The term cryptozoology means the study of hidden animal life and is derived from the Greek kryptos which means hidden and from zoology, the science of animals, and it is used to refer to study and attempted discovery of animals that are considered to be mythical or otherwise non-existent, e.g. extinct animals, by mainstream biological science. Such animals are described as cryptids. Because the animals that cryptozoologists study have no basis in mainstream science, some critics have described the field as being merely pseudoscientific, accusing the practitioners of not following tested scientific procedures and merely depending on anecdotal evidence and devoting their efforts to searching for animals that are extinct (like the dodo) or those that are unlikely to have ever existed (like the Loch Ness monster).
This criticism is not based on the idea that science knows all or most of what can be known of all the animal species that share the earth with man; indeed, most mainstream scientists accept that our knowledge of the species that co-inhabit the earth with us is pretty scanty and that there are more undiscovered animals than there are discovered ones. The real grouse of the mainstream scientific community is that they hold the view that the vast majority of undiscovered animals are likely to be small invertebrates, and that cryptozoologists largely ignore these animals and concentrate their search for currently unknown species to mega-fauna of doubtful existence. Such large animals, the critics assert, can hardly remain hidden if they survive with even the most minimal breeding populations.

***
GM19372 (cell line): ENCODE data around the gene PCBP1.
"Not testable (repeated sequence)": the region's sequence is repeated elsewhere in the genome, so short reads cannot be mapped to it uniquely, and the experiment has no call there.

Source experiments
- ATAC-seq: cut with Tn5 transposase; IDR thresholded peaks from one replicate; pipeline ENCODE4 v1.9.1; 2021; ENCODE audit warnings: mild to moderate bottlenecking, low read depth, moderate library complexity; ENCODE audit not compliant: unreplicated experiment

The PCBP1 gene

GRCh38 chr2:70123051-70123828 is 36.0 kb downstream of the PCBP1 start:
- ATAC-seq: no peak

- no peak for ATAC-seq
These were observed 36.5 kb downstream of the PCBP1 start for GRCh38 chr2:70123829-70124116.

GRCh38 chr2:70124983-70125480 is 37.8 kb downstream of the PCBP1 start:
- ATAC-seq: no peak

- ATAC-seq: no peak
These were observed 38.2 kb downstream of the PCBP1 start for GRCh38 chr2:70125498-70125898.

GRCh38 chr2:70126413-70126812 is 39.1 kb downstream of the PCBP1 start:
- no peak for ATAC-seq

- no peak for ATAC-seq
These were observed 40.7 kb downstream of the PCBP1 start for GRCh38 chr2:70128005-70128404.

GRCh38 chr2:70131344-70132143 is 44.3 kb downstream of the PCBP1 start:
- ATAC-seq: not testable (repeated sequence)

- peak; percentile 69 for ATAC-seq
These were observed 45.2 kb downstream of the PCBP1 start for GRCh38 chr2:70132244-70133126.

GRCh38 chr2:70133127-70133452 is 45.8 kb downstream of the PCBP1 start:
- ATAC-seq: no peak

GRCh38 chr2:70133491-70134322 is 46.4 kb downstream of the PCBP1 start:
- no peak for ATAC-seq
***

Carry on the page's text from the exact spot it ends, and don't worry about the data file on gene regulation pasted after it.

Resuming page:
This position is by no means accepted by cryptozoologists who point out that the inventory of large animals is by no means complete. Large marine animals, e.g. the coelacanth, which had been thought to be extinct for millions of years, turn up in existence from time to time. Given the paucity of current knowledge about the world’s seas, it would be foolhardy to make categorical statements regarding what kinds of animals live or do not live in the seas. Further, more recent discoveries such as the 1968 discovery of the previously unknown megamouth shark only go to confirm these views.
Cryptozoologists further point out that the possible existence of large undiscovered animals is not limited to possible marine species. They point out that for many years, large land species like the mountain gorilla of West Africa, the Hoan Kiem turtle of Vietnam, and the panda of China were routinely dismissed by mainstream scientists as myths or, even hoaxes.
On a balance of probabilities, it would seem that the position of cryptologists is sounder than those of its critics; there is just so much that we do not know about our world that it would be foolhardy to make hard and fast judgments regarding what can and what can not be discovered. For instance, Henry Gee, the British paleontologist and evolutionary biologist, is of the view that the recent discovery of homo floresiensis provides possible evidence that humanoid cryptids like the yeti and the orang pendek actually do exist.